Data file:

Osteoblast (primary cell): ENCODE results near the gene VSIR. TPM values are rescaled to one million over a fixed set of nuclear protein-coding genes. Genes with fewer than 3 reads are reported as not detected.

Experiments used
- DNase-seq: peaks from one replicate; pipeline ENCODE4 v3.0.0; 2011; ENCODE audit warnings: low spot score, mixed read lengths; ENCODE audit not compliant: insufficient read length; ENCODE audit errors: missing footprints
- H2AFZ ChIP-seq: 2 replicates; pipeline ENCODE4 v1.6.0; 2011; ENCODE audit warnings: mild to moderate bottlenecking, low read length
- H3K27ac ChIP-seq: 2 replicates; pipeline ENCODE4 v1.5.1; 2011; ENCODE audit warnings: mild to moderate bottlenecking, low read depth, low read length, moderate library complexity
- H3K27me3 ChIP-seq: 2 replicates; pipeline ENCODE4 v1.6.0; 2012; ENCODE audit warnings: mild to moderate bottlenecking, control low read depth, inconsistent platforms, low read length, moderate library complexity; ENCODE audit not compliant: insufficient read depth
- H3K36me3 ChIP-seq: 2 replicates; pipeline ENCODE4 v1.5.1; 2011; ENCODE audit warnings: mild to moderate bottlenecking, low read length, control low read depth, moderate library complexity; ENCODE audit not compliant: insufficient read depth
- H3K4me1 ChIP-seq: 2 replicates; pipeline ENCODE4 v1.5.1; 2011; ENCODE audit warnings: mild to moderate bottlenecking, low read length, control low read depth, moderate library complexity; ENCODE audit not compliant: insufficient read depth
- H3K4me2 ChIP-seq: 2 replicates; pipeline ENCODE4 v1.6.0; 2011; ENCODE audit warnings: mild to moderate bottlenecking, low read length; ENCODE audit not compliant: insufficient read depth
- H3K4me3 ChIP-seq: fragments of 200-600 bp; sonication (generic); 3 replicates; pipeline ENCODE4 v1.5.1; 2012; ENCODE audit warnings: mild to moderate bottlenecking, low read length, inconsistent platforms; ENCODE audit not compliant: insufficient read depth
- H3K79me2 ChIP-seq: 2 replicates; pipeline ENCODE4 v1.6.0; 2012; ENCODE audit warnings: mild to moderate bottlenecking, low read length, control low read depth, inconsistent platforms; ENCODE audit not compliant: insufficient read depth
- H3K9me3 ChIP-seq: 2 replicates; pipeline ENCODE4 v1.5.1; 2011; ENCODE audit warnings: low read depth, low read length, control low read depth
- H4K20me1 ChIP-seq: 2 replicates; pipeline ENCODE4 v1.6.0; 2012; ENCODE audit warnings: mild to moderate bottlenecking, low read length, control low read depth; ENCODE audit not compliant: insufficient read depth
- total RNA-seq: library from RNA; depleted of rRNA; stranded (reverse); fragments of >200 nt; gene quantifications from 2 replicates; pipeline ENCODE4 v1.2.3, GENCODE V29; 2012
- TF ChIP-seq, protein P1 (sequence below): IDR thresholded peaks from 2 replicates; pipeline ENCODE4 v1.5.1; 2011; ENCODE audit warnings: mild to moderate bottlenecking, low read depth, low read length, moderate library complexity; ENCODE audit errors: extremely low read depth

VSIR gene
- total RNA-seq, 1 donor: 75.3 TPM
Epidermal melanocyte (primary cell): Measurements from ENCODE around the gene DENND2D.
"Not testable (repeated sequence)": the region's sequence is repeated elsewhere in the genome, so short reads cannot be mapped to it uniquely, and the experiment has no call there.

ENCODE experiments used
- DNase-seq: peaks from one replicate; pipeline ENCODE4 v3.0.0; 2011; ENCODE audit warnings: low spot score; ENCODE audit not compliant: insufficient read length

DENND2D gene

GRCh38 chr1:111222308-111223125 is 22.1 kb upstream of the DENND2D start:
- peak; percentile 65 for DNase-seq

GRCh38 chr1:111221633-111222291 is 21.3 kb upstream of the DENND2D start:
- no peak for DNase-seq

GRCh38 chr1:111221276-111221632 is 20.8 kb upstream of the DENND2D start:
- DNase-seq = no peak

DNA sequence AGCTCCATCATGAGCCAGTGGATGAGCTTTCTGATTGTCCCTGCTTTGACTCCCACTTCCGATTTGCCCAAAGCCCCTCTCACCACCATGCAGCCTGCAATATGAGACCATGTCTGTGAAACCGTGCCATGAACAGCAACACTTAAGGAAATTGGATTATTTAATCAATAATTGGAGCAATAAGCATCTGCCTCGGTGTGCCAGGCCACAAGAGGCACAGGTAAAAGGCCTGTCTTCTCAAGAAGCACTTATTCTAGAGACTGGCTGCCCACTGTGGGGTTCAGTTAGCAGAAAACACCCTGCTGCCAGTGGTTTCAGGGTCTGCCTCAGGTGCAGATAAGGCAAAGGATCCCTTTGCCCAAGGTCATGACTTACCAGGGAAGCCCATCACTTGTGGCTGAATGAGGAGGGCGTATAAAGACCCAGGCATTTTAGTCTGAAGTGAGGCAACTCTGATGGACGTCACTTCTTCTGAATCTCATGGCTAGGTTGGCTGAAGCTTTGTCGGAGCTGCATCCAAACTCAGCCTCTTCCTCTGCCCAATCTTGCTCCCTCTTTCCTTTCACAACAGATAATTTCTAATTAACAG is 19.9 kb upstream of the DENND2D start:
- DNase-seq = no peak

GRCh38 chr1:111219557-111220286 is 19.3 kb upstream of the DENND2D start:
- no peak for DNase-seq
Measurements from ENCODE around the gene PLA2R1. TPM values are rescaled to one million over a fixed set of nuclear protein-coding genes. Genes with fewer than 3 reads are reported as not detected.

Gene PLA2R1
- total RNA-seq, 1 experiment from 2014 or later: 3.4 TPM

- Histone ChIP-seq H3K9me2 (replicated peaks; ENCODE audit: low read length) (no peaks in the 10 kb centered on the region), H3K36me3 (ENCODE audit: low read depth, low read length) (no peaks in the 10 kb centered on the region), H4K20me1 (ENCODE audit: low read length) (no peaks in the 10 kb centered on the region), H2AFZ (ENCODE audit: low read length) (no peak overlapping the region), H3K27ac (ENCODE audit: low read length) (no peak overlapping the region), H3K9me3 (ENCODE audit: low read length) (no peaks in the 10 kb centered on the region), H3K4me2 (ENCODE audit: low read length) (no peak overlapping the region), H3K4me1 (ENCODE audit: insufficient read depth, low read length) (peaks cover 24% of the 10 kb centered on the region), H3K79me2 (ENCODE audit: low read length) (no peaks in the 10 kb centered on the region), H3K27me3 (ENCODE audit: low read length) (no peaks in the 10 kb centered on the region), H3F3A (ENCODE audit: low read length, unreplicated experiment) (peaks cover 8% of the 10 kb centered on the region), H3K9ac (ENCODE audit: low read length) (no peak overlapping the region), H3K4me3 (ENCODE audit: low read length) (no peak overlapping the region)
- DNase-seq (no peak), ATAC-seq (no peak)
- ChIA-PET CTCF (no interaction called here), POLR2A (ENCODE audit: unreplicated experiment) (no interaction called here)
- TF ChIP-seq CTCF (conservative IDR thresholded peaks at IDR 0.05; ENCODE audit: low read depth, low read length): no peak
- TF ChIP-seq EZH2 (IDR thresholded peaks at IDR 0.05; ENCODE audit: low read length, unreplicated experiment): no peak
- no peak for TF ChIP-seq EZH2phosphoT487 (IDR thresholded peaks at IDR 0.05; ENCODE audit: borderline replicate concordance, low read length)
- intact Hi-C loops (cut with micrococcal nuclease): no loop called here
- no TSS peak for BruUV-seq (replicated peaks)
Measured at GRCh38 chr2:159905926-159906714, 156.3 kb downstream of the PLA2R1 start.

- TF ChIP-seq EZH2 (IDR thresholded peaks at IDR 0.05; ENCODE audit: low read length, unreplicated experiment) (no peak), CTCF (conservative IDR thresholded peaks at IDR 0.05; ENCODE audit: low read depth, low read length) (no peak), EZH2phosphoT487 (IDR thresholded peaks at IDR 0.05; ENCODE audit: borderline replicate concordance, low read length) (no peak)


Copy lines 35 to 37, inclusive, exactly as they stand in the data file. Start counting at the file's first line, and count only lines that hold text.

- total RNA-seq, 1 experiment from 2014 or later: 3.4 TPM

- Histone ChIP-seq H3K9me2 (replicated peaks; ENCODE audit: low read length) (no peaks in the 10 kb centered on the region), H3K36me3 (ENCODE audit: low read depth, low read length) (no peaks in the 10 kb centered on the region), H4K20me1 (ENCODE audit: low read length) (no peaks in the 10 kb centered on the region), H2AFZ (ENCODE audit: low read length) (no peak overlapping the region), H3K27ac (ENCODE audit: low read length) (no peak overlapping the region), H3K9me3 (ENCODE audit: low read length) (no peaks in the 10 kb centered on the region), H3K4me2 (ENCODE audit: low read length) (no peak overlapping the region), H3K4me1 (ENCODE audit: insufficient read depth, low read length) (peaks cover 24% of the 10 kb centered on the region), H3K79me2 (ENCODE audit: low read length) (no peaks in the 10 kb centered on the region), H3K27me3 (ENCODE audit: low read length) (no peaks in the 10 kb centered on the region), H3F3A (ENCODE audit: low read length, unreplicated experiment) (peaks cover 8% of the 10 kb centered on the region), H3K9ac (ENCODE audit: low read length) (no peak overlapping the region), H3K4me3 (ENCODE audit: low read length) (no peak overlapping the region)
- DNase-seq (no peak), ATAC-seq (no peak)